The Carles (or Musical Macaronis) 4 in number a novelty which I am sure would bring your house to pieces terms £20 per week.

Kindly let me know at once.

In reference to the 2nd violinist, I will send you tomorrow two or three names of good artists but let me know if you are still open trusting the McDonald Milne Family have proved a big success.

I remain faithfully yours,

R Warner

J F Higham

 

AMS 6432/5/15/108

 

 

Letter from the Archive: The Great Plague of 1665-1666

18th January 2016

By Emma Johnson

‘Ring-a-ring a roses, a pocketful of posies, attischo, attischo, we all fall down.’ Most of us can recall this well-versed nursery rhyme from our childhood; dancing round in circles, hands clasped, spinning faster and faster before falling down in a heap of giggles. But in 1665-1666, this rhyme represented a very deadly threat to the people of England: the plague. This year and last marks the 350th anniversary.

Imagine it is the year 1665. In Stuart England, towns and cities have grown as craftsmen and tradespeople flock to these areas to make their living. London has become a metropolis. The rich and poor co-exist together- from large affluent houses in the Covent Garden area, to tenements and garrets with multiple families occupying them. Sanitation is a major problem- open drains mean that animal dung, human waste and rubbish litter the cobbled streets. The sewage is cleared away in carts, dumped outside the city walls and left to decompose. The summer of 1665 is also very warm, which only makes these conditions worse. This environment is a haven for vermin and in particular -rats. (There is a great image on The National Archives website of London at the time of the Plague)

The Plague had been an issue in England ever since the Black Death of 1347. The Bills of Mortality began to be published regularly in 1603, and showed that the Plague took thousands of lives each year. The epidemic of 1665-1666 saw these numbers rise exponentially. The first areas to be hit were the docks of London. As the weather grew warmer, the number of cases rose. By September, there were roughly 7000 deaths a week. By the late autumn, the number of cases began to decrease until February 1666 when it was considered safe enough for King Charles II to return to London.

People believed that the plague was caused by evil spirits, religious nonconformity or an astronomical occurrence such as a comet appearing in the sky. It is still often believed that the plague was caused by rats, but in actual fact it was the infected fleas that lived on the rats that caused the disease to spread. After being bitten or exposed to the disease, victims would experience flu like symptoms such as a fever, headache and chills. Swellings called buboes would then appear in the lymph nodes found in the armpits, groin and neck. Most would not survive these awful symptoms.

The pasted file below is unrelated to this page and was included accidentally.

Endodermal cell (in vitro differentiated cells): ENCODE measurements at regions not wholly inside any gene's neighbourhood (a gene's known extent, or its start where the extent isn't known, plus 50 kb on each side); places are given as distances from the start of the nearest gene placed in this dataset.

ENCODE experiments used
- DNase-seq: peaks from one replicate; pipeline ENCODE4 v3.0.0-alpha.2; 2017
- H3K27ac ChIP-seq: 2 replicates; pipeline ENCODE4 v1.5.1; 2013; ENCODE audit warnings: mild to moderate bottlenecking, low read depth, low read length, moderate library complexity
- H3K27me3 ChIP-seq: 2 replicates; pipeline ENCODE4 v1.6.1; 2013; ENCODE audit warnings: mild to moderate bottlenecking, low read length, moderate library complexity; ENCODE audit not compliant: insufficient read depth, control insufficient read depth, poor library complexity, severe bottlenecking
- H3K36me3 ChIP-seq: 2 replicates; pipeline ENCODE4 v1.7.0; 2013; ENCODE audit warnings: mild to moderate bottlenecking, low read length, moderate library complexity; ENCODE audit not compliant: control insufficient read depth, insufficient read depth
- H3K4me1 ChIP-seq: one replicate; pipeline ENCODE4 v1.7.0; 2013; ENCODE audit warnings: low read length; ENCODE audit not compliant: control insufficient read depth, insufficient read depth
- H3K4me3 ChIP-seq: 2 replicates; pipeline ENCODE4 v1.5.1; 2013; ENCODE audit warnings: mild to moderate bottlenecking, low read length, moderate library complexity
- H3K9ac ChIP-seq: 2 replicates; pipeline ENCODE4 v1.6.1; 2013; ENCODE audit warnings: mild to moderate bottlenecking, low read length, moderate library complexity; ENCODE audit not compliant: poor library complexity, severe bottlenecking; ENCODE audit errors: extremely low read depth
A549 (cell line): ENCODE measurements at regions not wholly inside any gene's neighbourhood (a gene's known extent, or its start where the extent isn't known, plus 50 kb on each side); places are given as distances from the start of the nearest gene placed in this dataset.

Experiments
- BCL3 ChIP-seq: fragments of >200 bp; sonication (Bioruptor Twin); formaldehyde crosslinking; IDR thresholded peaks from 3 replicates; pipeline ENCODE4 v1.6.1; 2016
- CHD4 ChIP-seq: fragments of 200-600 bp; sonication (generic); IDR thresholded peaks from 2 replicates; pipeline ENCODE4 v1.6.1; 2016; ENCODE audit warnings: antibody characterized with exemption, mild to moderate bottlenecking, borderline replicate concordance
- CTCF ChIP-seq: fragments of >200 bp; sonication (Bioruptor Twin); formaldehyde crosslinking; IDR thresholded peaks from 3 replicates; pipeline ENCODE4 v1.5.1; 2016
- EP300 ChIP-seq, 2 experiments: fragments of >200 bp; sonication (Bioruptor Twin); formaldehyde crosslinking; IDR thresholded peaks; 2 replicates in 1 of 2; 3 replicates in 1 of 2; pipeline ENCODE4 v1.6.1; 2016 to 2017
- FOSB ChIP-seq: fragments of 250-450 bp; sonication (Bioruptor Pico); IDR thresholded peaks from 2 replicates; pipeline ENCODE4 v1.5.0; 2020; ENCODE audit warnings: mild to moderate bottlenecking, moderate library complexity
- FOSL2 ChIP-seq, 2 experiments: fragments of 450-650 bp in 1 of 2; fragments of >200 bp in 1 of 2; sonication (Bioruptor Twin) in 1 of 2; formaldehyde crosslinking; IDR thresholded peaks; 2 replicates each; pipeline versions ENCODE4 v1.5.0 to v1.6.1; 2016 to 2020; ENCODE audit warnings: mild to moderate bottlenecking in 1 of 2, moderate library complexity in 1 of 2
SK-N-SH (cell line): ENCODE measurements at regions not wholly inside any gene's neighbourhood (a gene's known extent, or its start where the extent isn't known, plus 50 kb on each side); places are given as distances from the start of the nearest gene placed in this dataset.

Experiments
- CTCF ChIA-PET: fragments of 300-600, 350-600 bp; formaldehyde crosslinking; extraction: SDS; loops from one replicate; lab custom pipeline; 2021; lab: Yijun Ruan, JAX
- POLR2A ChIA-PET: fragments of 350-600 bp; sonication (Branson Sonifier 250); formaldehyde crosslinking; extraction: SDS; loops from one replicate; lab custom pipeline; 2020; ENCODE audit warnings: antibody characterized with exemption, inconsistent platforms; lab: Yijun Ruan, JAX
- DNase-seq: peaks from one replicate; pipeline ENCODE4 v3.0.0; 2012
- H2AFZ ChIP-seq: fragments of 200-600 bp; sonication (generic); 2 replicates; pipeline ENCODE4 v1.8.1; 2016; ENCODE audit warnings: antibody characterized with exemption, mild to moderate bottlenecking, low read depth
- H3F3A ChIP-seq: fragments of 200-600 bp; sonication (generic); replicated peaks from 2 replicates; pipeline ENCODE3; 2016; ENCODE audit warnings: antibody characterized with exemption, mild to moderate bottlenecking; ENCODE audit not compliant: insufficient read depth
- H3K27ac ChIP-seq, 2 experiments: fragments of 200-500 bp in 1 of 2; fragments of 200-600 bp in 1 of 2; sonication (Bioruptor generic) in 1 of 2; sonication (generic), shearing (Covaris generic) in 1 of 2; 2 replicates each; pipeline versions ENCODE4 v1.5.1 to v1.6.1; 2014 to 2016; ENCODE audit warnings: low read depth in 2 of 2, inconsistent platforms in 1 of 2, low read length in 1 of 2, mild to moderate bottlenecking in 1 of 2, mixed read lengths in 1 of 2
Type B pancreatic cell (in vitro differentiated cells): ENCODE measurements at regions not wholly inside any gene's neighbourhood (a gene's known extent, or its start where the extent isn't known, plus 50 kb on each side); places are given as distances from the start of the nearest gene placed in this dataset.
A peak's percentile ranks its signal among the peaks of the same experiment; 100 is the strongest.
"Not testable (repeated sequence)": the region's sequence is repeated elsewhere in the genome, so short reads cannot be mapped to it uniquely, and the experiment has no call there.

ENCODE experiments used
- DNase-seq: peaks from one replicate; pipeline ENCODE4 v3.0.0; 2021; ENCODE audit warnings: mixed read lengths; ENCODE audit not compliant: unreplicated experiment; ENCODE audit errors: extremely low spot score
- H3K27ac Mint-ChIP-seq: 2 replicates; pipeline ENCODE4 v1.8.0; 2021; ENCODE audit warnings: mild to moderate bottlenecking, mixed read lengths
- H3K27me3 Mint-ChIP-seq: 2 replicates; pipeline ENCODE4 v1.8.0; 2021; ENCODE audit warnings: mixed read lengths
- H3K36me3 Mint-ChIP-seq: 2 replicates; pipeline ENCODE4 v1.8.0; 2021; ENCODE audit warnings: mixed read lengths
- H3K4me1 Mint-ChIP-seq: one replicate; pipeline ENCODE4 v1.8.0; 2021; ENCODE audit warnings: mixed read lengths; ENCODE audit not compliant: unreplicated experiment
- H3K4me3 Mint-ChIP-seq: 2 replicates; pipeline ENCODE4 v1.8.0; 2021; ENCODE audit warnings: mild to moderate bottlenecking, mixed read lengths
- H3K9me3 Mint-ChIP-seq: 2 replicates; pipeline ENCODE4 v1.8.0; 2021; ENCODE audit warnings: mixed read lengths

Here at The Keep, the East Sussex Record Office holds some documents relating to the Great Plague in the Frewen Family Archive. Below is an extract from a letter from Reverend John Allin to Dr Philip Frith of Rye dated 30 September 1665:

Dear friend,

…I thank you for what you have done in reference to my things at your house or maudlins; in giving Mr Jeake an inventory of them for my children, I intend god willing to second it next week to you or him with the like in general terms… I hope the lord will spare you to be useful to such as may want you in the land of the living. But we had need all be awakened to be ready, for we know not the day nor the hour when our lord will come, truly I think since the last bill the sickness is again encroaching and very much about us. I have hired my chamber again for another quarter of a year: if the lord grant life so long: I will if the lord please speedily collect my thoughts and finish this discourse of his sickness and send you, but I hinted in my last what a care and hurry I have been in…